Turning Oval Profile Tool Handles
Ornamental and other special purpose lathes can turn pieces with an oval profile whereas a conventional wood lathe is primarily designed to produce items with a circular profile. Nevertheless, anyone who has the capacity to use an ordinary lathe can use it to produce quite satisfactorily items like oval shaped tool handles.
Hammer handles and many other tool handles are conventionally elliptical in cross section as this oval shape seems best to guide the hand and avoid the occurrence of glancing blows. From time to time handles have to be replaced and while replacements can usually be found at hardware stores, it is not difficult to make replacement handles using a lathe.
The most basic way to turn an approximately oval profile is to turn the work on three centres. Initially the work is turned to a cylindrical profile in the normal way. The work is then moved to a supplementary centre and turned again before being moved again to a second supplementary centre and turned a third time. To achieve an approximately oval profile in the finished job the supplementary centres must be equidistant from the original centre and directly opposite each other (see Figure 1).
When using supplementary centres to achieve an ‘oval-ish’ profile, the most important issue is determining the distance from the original centre for positioning of the supplementary centres. This distance will depend on the ratio between the intended major and minor diameters of the required oval.
If the oval profile is to be used as a tool handle the ratio of the diameters needs to fall within a narrow range in order for the handle to ‘feel’ right. In looking at ovals with different ratios (see Figure 2) a ratio of 10:6.5 appears rather exaggerated or ‘pointy’. A ratio of 10:8 however gives an oval that seems not far enough removed from a circle. Ratios in between—such as 10:7 or 10:7.5—appear to be quintessentially elliptical. Nevertheless, appearances are sometimes deceptive and examination of a selection of hand tools suggests that most handles that ’feel’ right have a ratio of about 10:8 with a few getting close to a ratio of 10:7.5.
If a ratio between diameters of 10:8 is required for a tool handle, then the supplementary centres need to be placed away from the original centre by a distance of about 15% to 17% of the major diameter. For example, if the major diameter is 40mm and the minor is 32mm, then the set-over to each supplementary centre is 6 to 7mm (15% or 17% of 40mm). A set-over of more than about 17% will produce a shape that is too rectangular.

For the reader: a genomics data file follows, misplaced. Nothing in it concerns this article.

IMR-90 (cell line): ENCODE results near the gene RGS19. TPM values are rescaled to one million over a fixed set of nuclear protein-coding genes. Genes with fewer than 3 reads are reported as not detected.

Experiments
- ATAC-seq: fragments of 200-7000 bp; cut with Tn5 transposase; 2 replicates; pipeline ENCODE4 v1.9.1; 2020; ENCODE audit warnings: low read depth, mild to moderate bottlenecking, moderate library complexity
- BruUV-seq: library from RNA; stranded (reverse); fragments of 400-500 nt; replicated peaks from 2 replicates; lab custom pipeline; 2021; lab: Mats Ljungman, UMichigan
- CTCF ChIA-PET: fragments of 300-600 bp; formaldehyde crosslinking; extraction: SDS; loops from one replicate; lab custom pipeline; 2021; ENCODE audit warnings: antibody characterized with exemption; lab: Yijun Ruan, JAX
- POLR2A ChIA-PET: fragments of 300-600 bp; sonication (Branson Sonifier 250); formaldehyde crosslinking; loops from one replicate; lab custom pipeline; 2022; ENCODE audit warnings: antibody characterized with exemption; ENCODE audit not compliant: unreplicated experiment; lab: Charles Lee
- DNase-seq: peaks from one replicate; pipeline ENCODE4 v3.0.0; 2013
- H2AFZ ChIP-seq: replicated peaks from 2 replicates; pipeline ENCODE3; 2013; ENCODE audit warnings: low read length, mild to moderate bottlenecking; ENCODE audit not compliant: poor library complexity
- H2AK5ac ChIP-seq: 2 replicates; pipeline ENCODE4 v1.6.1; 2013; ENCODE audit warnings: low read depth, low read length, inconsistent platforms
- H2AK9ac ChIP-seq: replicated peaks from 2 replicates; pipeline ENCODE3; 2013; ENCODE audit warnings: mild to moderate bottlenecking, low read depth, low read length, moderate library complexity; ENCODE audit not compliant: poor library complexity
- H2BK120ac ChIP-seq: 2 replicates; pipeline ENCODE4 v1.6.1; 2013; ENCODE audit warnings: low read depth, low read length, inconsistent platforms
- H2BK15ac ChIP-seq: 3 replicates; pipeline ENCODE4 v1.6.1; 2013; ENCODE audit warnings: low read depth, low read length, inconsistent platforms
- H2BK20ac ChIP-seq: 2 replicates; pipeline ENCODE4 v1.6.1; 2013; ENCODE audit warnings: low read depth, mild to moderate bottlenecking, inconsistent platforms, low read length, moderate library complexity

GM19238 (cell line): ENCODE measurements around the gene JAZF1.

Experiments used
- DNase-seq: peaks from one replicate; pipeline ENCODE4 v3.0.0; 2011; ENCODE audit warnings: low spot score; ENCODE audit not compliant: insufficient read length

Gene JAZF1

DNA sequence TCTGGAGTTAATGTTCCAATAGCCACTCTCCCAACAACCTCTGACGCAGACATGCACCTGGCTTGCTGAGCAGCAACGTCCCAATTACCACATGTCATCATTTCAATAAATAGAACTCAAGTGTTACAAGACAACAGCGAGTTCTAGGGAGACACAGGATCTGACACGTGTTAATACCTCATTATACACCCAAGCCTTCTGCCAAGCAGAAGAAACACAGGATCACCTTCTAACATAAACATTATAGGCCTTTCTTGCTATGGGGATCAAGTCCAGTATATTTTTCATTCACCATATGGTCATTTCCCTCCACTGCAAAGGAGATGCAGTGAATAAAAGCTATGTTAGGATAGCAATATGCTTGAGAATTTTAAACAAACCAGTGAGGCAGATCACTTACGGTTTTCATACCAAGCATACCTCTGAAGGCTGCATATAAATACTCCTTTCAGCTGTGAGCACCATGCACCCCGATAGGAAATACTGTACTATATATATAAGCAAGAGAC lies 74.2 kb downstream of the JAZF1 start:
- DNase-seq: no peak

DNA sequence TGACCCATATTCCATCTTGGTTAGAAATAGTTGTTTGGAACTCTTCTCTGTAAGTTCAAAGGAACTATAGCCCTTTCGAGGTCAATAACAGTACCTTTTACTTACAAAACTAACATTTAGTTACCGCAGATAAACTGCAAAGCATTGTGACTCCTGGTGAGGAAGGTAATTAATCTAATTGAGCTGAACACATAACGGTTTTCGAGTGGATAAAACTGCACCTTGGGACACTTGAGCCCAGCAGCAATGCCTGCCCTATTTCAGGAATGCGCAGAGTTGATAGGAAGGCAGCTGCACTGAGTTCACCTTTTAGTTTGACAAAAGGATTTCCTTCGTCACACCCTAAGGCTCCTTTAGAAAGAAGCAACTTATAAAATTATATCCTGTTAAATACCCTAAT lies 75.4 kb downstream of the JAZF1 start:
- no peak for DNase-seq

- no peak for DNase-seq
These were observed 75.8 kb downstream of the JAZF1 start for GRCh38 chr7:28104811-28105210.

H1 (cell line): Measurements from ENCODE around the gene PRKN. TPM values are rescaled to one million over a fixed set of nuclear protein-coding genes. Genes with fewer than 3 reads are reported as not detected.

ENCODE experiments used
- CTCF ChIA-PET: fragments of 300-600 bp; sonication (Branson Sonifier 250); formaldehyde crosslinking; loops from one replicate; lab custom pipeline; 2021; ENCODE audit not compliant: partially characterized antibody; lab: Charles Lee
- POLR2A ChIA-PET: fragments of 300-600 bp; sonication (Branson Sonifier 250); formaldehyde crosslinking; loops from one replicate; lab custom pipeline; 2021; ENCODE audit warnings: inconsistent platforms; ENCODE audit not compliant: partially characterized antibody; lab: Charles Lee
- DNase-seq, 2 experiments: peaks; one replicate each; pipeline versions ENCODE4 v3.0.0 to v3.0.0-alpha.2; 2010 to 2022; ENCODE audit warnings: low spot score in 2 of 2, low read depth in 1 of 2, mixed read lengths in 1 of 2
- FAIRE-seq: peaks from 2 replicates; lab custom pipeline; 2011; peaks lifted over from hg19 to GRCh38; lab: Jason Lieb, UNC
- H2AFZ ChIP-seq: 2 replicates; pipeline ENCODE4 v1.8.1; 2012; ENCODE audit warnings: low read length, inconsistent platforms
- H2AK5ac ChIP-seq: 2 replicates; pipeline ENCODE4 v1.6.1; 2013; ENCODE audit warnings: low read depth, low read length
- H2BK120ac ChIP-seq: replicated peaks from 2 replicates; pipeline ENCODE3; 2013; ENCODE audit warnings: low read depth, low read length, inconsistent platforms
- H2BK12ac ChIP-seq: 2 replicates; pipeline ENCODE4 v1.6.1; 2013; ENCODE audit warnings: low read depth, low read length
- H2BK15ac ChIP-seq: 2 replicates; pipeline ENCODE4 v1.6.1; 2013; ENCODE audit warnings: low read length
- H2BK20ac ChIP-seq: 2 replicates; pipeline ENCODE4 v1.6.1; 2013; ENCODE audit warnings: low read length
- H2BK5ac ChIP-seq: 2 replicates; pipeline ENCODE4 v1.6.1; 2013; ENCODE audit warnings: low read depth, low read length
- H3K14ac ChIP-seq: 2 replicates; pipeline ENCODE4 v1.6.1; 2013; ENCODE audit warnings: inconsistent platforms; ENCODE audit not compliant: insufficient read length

If the ratio between diameters is 10:7, then a set-over of 15% will produce a shape that is too ‘pointy’. In this instance the best set-over will be about 20% to 25% of the major diameter. (A set-over of 30% will be too rectangular).
Most tool handles (or pick-handles for that matter) are tapered from one end to the other or vary in width along their length. This means that the major and minor diameters may be different at the top from the sizes at the bottom. To maintain a consistent oval profile the set over of the supplementary centres must be a consistent percentage of the major diameter at that end of the job. For example, the diameters of a hammer handle might measure 42mm and 33mm at the grip end and 32 and 25 at the end where the hammer head will be fitted. Both of these sets of diameters have a ratio of just under 10:8. If a set-over of 17% of the major diameter is selected then the set-over at the grip end will be 17% of 42mm (equals say 7mm) while the set-over at the hammer head end will be 17% of 32 (equals about 5.5mm). In practice of course it may be difficult to lay out offsets to 5.5mm exactly especially in timber that contains bands of varying hardness. Nevertheless, it is important to get as close as possible to the correct set-over so as to minimise the hand work needed later to true-up the profile.
Obviously, the ‘three centres’ method will only give an approximation of an elliptical shape but if the set-over is carefully calculated and marked out then the shape produced will be quite close to an oval. Small adjustments (by sanding, or by using a hand scraper or spoke-shave plane) will then give a profile that is very close indeed to a true ellipse. In the best situations only a small percentage of the cross section will need to be pared away by hand to give a very satisfactory result.